ETA - [livejournal.com profile] nathreee  said something that's really made me think (curses!) so I might be posting more on this whole shebang soon, in which case I very much want to know what everyone, readers and writers, thinks. Got views on self-publishing, Amazon Encore, the Kindle, etc? Tell me!
naomi_jay: (orange butterfly)
So I was asking people on Twitter yesterday about outlining versus pantsing. Generally the views were mixed, which leads me to believe that, like so many things in writing, it's case of "each to their own." Some people like to/need to outline first, some people like to go organic, and we're all cool with that. I personally am a pantser. I generally start a novel with an idea about the characters, the ending, and maybe a few key plot points to get in there. Everything else just sort of happens. Like shuggoths.

Every writer I know has a different method for preparing/writing their novel, and there are all kinds of tips and tricks around to help you refine or completely change your methods. I'm wondering if I can learn to be a plotter. Why, you ask? Largely because I'd like to get through projects faster, and I'm wondering if an outline of some kind would help keep me focused. Because I'm very prone to "Ooh Shiny!" Syndrome when writing.

My reservation is that I've found in the past that trying to outline anything in detail puts me off writing it. I know! But it's like some weird alchemical transition occurs in my brain where the minute I write down any notes, my mind decides it would rather write something else entirely. I used to keep reams and reams of story ideas jotted down in notebooks*, but nowadays I very rarely scribble anything down** - I just start writing and hope for the best, and it usually works out fine.

But as I'm now, like, under contract for stuff and hoping to be under contract for more stuff, I'm aiming to get organised. One of the crucial things I'm going to do when we move house is set up a proper working area, with a desk and no shiny things. I need to break the habit of slouching around on my bed writing; it's only making my arm worse, as well as causing a lot of back pain, which nobody wants, right? Right. In addition to changing my physical working habits, I'd like to have a crack at changing my mental ones. With that in mind, I'm going to attempt to outline the Cassandra novel (that really needs a title). Nothing crazy, just a quick breakdown of What's Going Down and Who's Going Down With It.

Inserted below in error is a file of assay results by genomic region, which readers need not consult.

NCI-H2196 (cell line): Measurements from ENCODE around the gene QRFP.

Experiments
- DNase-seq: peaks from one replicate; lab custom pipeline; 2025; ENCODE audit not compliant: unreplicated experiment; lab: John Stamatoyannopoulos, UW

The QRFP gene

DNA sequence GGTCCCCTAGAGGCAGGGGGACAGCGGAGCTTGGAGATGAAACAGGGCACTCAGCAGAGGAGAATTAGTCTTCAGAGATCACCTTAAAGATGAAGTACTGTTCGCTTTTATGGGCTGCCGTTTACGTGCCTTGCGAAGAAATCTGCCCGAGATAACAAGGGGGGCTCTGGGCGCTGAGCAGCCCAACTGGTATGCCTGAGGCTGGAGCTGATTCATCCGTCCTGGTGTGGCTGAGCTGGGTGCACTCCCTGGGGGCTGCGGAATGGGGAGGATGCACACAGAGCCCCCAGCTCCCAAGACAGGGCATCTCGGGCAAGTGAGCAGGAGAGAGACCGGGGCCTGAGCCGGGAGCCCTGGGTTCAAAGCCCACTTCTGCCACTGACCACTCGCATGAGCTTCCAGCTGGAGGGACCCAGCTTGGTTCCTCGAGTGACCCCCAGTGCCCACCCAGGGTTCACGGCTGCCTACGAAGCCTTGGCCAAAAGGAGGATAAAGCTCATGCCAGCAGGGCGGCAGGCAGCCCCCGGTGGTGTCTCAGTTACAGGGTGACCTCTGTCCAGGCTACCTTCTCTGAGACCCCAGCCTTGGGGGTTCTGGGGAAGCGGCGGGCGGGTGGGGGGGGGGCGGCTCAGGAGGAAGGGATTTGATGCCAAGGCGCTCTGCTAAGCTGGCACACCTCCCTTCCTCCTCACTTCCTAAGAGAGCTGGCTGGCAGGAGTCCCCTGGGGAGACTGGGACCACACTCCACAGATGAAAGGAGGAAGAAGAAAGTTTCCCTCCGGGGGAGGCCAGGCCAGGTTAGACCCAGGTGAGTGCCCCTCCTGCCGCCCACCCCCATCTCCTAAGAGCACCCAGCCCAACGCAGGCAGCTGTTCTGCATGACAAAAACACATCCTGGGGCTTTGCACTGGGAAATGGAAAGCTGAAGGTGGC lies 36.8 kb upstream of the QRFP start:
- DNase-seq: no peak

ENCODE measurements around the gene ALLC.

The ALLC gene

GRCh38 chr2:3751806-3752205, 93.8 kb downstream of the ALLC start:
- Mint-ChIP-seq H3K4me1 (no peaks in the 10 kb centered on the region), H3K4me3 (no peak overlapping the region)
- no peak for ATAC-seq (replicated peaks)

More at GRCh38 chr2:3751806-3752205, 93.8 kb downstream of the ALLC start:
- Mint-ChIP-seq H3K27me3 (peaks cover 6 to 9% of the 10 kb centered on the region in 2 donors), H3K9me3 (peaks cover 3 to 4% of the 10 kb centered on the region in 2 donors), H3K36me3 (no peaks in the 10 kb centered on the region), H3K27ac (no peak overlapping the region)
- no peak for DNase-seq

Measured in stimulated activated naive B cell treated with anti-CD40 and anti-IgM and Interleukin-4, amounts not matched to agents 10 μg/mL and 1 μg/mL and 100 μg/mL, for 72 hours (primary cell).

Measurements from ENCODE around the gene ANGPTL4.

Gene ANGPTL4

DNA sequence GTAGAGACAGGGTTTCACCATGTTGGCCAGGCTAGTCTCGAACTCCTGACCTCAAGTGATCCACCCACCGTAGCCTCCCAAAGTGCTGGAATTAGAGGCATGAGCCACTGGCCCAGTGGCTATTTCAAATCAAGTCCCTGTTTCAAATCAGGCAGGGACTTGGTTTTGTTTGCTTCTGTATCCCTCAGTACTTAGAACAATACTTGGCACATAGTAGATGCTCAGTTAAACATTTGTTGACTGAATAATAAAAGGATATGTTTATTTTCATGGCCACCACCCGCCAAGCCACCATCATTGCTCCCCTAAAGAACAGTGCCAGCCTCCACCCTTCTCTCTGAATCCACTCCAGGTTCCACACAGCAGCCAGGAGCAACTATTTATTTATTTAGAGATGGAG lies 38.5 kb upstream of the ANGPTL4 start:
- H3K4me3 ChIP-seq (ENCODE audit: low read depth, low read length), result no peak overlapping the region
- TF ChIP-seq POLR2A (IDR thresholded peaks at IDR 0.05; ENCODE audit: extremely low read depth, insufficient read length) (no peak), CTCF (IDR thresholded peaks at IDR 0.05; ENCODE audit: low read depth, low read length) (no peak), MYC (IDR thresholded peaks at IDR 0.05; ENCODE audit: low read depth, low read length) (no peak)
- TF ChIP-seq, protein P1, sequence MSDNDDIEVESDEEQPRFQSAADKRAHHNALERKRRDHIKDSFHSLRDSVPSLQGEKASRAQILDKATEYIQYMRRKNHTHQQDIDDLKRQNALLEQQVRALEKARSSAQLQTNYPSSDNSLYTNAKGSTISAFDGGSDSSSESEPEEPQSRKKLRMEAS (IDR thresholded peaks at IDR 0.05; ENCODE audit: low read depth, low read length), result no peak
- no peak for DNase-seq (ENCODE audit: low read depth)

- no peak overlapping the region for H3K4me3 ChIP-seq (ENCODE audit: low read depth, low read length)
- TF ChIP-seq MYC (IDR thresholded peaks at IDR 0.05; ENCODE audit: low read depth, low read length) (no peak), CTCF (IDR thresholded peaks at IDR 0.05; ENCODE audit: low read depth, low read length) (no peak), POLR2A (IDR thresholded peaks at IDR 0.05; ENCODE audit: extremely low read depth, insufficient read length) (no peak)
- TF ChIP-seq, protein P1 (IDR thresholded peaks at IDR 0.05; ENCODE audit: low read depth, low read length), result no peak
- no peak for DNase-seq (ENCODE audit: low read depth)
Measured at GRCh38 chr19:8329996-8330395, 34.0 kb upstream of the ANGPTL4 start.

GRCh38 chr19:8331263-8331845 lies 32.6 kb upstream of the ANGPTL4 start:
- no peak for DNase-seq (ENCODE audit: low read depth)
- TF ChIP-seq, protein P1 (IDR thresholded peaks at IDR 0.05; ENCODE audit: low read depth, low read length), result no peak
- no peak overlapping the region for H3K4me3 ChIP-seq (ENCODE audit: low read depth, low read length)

*That I never wrote, but that was probably for the best since they were all basically convoluted high fantasy nightmares involving Great Destiny and talking animals.
**I do keep series notes, otherwise I'm prone to forgetting characters' surnames and ages.

naomi_jay: (ana cruz horse)
Dear Author have a pretty interesting article about sales of Paranormal Romance, Urban Fantasy, and YA Paranormals here. It doesn't surprise me at all to see YA is booming, what with Twilight and all (although I find it hard to credit the boom to Smeyers alone, and there are lots of divergent factors involved, I guess you can't deny her impact). It does surprise me a little to see PR slipping, even if only slightly, since it seems like there's something new out every day. Same with UF.

When I first started reading UF about nine years ago, I really had to dig around for it. I had to order a copy of Dead Witch Walking in specially to my local Waterstones because they weren't stocking it. And I only found UF at all because a local odds-and-ends type shop had the first few Anita Blake novels on offer. It took me ages to build up a proper UF/PR bookshelf, and almost everything came from Amazon because our local bookshops just didn't have the authors in. High Fantasy and Sci-Fi was all over the place, but the only paranormal stuff was firmly in the Horror category, and a very different beast from the UF of today.

Today my Waterstones has about four entire bookcases dedicated to UF/PR (the section is called Lady and the Vamp, which always amuses me), and the YA section has a dedicated "If you like Twilight, you'll like..." section too. It seems like everyone is writing it. Authors who wrote in different genres for years are turning their hand to UF - I'll cite Charlaine Harris as an obvious example, because she wrote cosy mysterious for years before Sookie Stackhouse came along, but there are numerous others.